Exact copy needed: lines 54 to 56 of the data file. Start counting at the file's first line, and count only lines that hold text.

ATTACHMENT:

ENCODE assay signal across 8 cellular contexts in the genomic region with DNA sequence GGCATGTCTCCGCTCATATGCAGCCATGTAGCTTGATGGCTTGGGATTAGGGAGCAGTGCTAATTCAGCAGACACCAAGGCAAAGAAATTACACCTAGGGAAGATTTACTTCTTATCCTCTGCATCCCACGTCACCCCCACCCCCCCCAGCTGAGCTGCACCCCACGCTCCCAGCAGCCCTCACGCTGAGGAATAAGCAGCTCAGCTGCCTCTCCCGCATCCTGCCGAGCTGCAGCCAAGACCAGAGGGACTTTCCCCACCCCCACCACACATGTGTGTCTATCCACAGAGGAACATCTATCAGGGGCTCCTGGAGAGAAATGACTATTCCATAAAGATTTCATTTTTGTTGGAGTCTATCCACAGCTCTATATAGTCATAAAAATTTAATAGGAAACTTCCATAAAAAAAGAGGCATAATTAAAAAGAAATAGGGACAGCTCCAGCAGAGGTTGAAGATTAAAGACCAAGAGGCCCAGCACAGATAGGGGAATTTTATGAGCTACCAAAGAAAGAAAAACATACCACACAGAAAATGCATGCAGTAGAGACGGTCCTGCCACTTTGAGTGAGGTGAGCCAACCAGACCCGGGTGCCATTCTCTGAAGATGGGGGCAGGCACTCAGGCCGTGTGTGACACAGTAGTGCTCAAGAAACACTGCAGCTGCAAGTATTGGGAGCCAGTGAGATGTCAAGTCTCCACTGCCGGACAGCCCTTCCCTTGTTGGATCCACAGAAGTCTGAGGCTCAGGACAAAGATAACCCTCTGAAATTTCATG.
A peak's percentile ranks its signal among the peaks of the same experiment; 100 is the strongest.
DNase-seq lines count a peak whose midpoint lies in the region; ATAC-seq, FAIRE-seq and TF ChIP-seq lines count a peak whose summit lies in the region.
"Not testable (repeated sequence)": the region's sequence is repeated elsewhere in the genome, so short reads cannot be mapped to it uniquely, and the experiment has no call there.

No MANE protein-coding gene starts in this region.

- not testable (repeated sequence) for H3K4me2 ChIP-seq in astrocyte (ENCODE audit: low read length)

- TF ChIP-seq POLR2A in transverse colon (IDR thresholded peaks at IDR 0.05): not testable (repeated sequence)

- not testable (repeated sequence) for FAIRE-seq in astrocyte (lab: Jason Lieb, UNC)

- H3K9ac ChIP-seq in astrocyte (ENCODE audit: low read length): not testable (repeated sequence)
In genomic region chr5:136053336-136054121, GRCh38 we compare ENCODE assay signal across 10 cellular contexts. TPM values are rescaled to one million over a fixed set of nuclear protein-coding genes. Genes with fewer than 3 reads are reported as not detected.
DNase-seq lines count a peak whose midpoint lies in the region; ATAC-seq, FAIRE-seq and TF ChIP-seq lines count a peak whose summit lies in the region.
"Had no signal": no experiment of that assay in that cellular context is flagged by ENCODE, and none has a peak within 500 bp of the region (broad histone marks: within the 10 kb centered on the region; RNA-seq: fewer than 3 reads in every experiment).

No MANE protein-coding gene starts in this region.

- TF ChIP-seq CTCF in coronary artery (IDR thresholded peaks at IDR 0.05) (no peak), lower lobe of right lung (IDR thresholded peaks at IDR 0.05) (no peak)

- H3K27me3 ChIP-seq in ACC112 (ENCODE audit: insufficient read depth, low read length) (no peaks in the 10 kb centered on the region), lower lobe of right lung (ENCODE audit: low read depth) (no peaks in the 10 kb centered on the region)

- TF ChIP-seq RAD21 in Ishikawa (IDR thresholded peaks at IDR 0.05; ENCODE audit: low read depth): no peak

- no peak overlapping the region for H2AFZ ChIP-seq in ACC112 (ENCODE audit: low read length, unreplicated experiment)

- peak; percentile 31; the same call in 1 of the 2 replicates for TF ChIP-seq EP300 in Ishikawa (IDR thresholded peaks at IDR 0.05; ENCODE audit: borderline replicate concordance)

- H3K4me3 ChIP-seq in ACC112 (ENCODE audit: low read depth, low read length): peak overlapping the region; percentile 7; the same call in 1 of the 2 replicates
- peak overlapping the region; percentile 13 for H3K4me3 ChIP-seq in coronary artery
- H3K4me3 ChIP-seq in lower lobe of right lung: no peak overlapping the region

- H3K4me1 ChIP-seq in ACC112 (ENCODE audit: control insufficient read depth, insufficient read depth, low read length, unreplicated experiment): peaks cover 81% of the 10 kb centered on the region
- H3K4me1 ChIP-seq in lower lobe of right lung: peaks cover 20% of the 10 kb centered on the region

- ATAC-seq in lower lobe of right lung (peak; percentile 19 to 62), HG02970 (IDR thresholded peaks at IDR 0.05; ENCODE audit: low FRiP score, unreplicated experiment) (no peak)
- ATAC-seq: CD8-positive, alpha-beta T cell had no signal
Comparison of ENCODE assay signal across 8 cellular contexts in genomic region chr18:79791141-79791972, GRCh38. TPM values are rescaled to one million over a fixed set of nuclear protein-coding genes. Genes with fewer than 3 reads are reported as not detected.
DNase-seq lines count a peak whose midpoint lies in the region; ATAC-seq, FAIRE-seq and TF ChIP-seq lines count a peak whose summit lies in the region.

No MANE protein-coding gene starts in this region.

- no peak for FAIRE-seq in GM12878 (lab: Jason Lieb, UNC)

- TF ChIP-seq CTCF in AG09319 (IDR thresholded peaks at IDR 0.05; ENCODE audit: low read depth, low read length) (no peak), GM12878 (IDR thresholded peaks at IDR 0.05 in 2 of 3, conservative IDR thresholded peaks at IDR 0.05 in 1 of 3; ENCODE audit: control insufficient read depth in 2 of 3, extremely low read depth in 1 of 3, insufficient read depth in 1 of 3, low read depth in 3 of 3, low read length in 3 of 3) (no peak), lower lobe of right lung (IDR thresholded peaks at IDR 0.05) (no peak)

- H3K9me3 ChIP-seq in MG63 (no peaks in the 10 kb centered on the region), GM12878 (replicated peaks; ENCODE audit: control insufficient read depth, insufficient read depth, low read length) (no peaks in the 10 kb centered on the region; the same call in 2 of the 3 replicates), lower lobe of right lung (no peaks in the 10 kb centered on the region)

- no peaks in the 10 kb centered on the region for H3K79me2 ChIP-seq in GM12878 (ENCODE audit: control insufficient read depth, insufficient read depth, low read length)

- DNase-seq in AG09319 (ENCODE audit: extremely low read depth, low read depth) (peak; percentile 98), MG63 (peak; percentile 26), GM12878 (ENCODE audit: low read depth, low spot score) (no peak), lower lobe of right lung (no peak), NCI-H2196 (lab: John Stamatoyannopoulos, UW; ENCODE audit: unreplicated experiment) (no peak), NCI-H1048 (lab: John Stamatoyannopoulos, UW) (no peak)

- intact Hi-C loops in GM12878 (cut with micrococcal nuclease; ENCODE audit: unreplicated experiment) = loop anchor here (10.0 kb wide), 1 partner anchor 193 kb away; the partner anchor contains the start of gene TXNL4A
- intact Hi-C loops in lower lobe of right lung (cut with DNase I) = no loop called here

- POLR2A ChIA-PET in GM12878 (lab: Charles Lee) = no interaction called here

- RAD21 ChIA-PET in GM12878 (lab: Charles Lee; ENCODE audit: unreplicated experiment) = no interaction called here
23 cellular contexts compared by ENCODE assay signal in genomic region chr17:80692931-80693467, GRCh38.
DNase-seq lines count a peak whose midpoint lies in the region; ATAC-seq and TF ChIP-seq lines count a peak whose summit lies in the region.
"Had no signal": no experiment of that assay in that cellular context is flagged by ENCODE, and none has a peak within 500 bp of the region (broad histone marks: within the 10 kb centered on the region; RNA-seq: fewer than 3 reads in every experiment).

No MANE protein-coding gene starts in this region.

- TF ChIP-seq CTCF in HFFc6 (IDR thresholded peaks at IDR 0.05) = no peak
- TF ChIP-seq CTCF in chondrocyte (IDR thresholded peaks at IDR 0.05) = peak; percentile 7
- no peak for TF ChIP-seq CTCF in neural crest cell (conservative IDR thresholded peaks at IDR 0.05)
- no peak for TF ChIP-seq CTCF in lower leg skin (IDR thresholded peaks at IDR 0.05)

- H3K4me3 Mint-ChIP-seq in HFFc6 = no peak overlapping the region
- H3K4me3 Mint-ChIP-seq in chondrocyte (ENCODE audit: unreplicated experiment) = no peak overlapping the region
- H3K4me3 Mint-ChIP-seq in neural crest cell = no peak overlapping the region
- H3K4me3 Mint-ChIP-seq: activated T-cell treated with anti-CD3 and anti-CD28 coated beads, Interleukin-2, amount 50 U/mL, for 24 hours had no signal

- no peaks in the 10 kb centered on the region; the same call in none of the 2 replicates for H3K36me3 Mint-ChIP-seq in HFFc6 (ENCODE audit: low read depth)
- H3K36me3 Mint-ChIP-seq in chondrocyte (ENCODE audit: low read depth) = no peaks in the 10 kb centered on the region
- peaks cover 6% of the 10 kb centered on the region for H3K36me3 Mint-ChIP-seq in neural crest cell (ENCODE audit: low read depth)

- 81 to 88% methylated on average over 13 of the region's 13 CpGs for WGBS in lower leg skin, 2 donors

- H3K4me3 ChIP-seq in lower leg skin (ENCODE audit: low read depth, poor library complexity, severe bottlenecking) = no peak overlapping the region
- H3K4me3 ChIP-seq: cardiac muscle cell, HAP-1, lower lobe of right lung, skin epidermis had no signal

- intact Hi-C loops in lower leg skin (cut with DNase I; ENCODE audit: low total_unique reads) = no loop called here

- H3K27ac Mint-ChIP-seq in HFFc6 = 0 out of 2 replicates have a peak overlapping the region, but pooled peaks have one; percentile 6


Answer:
- H3K4me3 ChIP-seq in lower leg skin (ENCODE audit: low read depth, poor library complexity, severe bottlenecking) = no peak overlapping the region
- H3K4me3 ChIP-seq: cardiac muscle cell, HAP-1, lower lobe of right lung, skin epidermis had no signal

- intact Hi-C loops in lower leg skin (cut with DNase I; ENCODE audit: low total_unique reads) = no loop called here